"The main tragedy ... is that the problem is man-made," said Eugene Owusu, the United Nation's humanitarian coordinator for South Sudan. “The underlining drivers have been there for some time, and we have all known that we have a major food crisis.”

The world’s youngest country, South Sudan gained independence from Sudan in 2011 and fell into civil war two years later. The ethnic war between the Dinka supporters of the president and the Nuer supporters of his rival has raged ever since. Mirroring the Sudanese government—which used starvation as a weapon against the South Sudanese people before the countries split—both sides have attacked herds of cattle and fields of grain.

More than 31,000 South Sudanese have fled to Sudan so far in 2017; more than 3 million of the country’s 13 million people have been displaced in their attempt to escape the conflict and the resulting hunger, according to the UN.

About 5 million people are severely hungry; close to 100,000 “are already starving,” the United Nations Mission in the Republic of South Sudan told the Los Angeles Times.

Even worse, those who need access to food are being blocked by fighters on both sides. Last November, 100 humanitarian aid attempts were blocked; in 67 of those incidents, violence was used against aid workers or supplies, according to the UN.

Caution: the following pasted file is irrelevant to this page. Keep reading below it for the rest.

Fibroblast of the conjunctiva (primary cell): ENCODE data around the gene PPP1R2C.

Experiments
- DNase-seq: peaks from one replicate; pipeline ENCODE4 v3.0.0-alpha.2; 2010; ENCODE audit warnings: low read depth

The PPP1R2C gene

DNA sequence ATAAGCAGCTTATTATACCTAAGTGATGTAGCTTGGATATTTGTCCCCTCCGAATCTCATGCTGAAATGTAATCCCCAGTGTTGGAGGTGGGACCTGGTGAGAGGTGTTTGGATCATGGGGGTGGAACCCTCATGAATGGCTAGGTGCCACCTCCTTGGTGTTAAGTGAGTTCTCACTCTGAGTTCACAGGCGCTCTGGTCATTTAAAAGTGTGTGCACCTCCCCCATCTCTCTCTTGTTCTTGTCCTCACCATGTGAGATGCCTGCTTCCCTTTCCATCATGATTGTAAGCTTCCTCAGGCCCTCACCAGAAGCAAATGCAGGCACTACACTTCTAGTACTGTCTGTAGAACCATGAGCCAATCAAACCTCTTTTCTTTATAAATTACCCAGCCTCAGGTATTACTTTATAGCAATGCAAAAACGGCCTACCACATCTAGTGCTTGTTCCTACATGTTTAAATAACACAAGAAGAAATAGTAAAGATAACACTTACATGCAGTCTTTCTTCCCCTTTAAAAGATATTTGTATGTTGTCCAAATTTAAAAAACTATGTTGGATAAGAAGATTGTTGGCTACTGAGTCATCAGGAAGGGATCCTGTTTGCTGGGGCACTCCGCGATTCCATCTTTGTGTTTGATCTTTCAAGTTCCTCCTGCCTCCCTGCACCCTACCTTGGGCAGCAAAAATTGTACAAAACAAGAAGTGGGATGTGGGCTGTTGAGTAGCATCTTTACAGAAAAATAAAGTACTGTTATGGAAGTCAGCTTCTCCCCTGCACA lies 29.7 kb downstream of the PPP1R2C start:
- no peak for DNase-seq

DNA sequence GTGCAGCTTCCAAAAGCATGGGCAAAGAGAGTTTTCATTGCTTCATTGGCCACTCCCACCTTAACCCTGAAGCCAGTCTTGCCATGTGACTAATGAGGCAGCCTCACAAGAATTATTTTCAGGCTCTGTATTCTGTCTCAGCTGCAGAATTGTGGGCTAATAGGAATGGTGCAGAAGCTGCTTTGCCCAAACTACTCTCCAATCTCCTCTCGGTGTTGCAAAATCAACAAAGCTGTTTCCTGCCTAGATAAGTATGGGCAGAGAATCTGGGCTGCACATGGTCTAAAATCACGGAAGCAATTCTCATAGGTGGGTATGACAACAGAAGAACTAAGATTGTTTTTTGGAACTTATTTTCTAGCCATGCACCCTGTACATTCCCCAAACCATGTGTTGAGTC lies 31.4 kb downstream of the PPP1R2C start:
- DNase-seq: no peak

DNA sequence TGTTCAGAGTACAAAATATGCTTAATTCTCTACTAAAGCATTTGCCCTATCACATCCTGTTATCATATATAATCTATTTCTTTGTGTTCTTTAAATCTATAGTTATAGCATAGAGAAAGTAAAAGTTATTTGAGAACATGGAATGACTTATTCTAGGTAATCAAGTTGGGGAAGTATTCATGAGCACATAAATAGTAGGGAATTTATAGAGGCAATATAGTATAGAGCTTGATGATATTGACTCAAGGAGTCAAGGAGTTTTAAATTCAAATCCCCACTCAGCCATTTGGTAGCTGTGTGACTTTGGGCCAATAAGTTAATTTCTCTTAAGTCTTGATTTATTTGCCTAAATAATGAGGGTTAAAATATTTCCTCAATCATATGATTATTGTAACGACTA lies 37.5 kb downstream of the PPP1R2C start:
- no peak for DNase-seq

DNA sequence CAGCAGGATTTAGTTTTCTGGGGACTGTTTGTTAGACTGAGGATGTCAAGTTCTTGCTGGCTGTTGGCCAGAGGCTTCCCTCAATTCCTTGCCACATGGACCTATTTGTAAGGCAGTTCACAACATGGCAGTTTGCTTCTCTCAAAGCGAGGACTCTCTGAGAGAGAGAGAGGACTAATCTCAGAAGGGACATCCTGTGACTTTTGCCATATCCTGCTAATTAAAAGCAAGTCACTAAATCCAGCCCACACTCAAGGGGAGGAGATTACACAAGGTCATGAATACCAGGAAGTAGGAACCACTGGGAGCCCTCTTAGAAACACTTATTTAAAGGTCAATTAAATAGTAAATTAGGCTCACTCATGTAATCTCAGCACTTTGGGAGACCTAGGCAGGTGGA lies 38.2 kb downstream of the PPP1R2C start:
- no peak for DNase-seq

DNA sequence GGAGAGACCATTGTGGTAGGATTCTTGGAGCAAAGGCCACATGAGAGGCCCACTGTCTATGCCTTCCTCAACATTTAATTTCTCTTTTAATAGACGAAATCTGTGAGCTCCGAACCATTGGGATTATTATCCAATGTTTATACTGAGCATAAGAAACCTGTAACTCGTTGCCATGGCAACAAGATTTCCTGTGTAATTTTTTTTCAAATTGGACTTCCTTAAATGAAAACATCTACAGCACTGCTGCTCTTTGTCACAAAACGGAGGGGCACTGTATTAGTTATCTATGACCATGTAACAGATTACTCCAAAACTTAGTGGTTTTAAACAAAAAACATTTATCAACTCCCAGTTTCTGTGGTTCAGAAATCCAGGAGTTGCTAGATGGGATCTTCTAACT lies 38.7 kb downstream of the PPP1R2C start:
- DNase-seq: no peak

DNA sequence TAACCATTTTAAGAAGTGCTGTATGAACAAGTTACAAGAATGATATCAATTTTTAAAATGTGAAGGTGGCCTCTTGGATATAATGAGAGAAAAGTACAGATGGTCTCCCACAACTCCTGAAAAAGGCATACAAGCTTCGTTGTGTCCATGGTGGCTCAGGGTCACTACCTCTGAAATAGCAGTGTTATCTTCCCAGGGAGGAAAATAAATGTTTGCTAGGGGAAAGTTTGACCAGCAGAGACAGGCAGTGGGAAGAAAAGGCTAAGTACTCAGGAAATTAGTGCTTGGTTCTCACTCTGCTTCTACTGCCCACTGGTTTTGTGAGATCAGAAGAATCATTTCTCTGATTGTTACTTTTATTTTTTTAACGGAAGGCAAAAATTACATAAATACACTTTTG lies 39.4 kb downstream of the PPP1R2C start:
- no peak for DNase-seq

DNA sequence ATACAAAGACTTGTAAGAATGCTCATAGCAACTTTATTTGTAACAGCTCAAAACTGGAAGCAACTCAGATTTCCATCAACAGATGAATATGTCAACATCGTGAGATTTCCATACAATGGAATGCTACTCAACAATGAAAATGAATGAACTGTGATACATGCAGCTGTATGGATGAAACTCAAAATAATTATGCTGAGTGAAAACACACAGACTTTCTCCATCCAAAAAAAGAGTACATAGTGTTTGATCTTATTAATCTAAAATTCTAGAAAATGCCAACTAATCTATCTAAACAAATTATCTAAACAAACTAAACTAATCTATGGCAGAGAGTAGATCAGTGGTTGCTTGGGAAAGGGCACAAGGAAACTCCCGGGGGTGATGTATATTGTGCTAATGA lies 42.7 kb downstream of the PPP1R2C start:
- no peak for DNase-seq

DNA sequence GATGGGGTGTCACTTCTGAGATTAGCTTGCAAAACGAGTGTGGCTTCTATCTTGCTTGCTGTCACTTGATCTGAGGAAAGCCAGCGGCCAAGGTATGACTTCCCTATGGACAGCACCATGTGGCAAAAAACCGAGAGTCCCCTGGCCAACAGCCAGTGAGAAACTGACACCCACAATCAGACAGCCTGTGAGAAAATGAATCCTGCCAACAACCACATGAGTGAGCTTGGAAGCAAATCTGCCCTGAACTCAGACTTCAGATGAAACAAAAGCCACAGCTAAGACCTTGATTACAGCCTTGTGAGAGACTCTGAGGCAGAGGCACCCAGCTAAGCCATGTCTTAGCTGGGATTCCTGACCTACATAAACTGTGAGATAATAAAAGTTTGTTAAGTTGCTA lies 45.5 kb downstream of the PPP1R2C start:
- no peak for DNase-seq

“We appeal to the international community and friends of the people of South Sudan to provide immediate and large-scale assistance,” the South Sudan Council of Churches stated. About 60 percent of South Sudanese are Christian, according to a 2010 estimate from the Pew Research Center.

“We also appeal to the warring parties to stop the war, to stop harassing our people, to stop the looting of food, and to open credible humanitarian corridors to allow both people and relief commodities to the most needy areas. … Our people are struggling simply to survive,” the council wrote.

South Sudan president Salva Kiir called for a national day of prayer this week: “Our time is now ripe to turn to God and ask Him for forgiveness and blessings. We have not been that prefect [sic] and we need to submit ourselves to the Almighty through prayer.”